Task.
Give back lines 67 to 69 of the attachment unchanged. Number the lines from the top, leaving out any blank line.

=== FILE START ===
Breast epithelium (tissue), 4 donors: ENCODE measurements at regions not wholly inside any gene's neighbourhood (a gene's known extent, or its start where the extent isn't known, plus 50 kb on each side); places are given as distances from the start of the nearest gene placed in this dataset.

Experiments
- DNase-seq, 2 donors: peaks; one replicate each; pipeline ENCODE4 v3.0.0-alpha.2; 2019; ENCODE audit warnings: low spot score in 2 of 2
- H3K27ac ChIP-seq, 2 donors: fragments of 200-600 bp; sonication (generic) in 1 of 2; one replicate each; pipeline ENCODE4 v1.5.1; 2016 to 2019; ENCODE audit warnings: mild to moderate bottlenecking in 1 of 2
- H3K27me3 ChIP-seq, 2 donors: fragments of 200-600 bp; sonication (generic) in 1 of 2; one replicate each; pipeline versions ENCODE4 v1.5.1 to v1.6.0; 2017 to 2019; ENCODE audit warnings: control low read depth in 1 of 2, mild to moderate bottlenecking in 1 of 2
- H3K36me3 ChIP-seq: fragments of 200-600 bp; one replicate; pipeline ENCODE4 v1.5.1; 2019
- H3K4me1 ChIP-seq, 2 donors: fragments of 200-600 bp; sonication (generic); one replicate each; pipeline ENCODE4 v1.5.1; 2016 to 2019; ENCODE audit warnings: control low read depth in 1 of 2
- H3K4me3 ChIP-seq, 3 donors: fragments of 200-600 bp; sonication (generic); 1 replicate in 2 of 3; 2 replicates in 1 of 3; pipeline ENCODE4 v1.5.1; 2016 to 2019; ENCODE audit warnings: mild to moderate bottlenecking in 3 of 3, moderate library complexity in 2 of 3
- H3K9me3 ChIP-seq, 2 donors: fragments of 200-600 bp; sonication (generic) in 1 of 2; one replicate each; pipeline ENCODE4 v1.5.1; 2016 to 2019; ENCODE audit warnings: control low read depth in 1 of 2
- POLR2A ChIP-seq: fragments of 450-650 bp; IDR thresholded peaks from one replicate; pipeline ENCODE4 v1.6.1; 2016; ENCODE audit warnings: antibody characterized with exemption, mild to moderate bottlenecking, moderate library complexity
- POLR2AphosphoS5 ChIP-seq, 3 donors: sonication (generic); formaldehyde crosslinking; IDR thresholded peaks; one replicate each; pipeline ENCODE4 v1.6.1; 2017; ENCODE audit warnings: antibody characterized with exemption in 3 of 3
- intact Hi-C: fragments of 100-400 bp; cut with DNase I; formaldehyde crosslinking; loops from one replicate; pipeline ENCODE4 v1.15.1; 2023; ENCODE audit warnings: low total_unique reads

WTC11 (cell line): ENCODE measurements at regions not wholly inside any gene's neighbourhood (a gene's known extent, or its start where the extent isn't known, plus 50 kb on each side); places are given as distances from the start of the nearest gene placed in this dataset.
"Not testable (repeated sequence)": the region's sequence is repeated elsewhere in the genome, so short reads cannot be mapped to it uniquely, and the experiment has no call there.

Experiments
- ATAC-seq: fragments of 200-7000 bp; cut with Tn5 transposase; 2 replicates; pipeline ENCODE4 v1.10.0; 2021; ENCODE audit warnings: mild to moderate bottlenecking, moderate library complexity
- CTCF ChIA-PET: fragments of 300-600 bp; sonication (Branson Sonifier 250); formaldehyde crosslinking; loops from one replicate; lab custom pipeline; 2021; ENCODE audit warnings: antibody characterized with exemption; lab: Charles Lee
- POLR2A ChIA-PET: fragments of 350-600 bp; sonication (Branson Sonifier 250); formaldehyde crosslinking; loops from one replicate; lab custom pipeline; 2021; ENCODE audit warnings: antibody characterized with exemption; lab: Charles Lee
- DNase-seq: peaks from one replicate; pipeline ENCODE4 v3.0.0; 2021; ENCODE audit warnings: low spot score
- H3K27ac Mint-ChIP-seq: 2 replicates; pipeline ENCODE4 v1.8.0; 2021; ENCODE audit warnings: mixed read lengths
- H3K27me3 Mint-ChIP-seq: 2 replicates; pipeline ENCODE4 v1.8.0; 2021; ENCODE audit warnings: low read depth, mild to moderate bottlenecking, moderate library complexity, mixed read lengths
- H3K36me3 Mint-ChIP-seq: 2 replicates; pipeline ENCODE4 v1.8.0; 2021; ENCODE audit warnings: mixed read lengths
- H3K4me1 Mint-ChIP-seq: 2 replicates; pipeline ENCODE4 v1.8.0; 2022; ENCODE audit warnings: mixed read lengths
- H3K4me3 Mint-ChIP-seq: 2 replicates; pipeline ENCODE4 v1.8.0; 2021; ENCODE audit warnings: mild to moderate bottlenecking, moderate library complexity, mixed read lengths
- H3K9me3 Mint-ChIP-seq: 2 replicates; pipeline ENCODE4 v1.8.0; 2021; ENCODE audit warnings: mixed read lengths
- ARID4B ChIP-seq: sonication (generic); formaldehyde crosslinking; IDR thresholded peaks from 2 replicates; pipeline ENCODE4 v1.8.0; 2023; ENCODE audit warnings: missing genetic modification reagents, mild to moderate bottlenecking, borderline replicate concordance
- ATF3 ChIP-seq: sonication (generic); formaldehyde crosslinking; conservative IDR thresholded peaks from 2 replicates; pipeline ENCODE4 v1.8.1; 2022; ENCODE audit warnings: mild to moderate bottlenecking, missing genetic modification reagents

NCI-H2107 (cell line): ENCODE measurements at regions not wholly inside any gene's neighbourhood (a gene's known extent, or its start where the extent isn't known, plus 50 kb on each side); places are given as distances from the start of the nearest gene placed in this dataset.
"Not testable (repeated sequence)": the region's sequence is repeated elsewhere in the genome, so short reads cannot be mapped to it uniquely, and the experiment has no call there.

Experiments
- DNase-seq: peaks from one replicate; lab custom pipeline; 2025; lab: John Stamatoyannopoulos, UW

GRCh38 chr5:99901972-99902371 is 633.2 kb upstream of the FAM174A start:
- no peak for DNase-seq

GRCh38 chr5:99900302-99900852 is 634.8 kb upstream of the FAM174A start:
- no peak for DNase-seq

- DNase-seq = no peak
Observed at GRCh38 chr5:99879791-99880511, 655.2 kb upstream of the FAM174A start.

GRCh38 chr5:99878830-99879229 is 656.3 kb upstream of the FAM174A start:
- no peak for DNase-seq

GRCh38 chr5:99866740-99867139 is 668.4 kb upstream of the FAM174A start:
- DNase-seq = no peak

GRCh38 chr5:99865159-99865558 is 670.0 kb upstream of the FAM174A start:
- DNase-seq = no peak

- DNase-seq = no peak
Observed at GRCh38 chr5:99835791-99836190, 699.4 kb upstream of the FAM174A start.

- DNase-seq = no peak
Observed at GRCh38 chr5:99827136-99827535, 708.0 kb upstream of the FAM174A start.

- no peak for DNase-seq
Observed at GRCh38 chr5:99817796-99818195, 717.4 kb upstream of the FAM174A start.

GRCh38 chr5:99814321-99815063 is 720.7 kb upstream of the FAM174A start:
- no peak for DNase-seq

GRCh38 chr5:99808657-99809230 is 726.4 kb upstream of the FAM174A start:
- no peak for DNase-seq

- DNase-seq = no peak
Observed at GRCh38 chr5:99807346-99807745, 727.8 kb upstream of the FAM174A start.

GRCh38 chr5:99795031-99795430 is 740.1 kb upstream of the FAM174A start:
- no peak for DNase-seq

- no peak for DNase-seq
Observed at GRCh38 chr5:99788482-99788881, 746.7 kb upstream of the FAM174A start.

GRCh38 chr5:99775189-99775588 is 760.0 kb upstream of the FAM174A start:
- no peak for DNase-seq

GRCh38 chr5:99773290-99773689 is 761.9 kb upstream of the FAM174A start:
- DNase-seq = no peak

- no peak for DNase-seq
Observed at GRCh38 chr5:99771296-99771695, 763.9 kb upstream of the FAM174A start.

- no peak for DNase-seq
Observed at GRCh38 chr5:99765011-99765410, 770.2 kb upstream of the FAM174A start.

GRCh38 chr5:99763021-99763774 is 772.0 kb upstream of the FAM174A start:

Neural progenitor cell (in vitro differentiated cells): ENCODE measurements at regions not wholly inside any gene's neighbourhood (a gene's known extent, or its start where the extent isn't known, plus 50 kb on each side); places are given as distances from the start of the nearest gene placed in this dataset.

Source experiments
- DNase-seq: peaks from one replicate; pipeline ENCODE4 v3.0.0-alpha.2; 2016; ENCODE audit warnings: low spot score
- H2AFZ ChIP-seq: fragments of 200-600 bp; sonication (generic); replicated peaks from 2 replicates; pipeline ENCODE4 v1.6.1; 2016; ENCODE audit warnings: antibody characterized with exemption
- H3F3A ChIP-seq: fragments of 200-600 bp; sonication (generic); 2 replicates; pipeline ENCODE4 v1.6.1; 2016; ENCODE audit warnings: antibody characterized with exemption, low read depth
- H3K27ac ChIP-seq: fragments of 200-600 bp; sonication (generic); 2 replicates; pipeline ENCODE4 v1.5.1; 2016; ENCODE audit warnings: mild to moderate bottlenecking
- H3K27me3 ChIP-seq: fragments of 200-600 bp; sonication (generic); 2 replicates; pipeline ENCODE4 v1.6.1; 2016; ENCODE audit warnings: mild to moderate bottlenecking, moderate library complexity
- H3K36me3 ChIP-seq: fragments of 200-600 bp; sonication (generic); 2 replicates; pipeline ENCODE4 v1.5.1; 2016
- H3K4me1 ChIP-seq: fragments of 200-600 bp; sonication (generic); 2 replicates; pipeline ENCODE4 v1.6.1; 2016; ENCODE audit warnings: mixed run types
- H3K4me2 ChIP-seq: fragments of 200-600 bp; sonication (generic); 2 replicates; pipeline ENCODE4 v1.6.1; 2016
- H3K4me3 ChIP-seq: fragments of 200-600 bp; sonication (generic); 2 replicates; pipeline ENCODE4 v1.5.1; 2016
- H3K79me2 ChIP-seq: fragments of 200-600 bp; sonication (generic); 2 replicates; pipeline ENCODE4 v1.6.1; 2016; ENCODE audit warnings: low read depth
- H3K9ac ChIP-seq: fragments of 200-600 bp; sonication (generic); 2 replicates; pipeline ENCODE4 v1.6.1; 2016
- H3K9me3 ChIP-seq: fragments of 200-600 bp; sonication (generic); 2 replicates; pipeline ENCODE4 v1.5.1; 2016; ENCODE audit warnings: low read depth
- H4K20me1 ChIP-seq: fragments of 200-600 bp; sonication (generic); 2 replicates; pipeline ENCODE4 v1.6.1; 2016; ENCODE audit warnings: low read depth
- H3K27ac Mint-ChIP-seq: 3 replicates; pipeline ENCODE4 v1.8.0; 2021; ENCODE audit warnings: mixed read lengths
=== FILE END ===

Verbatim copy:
Observed at GRCh38 chr5:99765011-99765410, 770.2 kb upstream of the FAM174A start.

GRCh38 chr5:99763021-99763774 is 772.0 kb upstream of the FAM174A start:

Neural progenitor cell (in vitro differentiated cells): ENCODE measurements at regions not wholly inside any gene's neighbourhood (a gene's known extent, or its start where the extent isn't known, plus 50 kb on each side); places are given as distances from the start of the nearest gene placed in this dataset.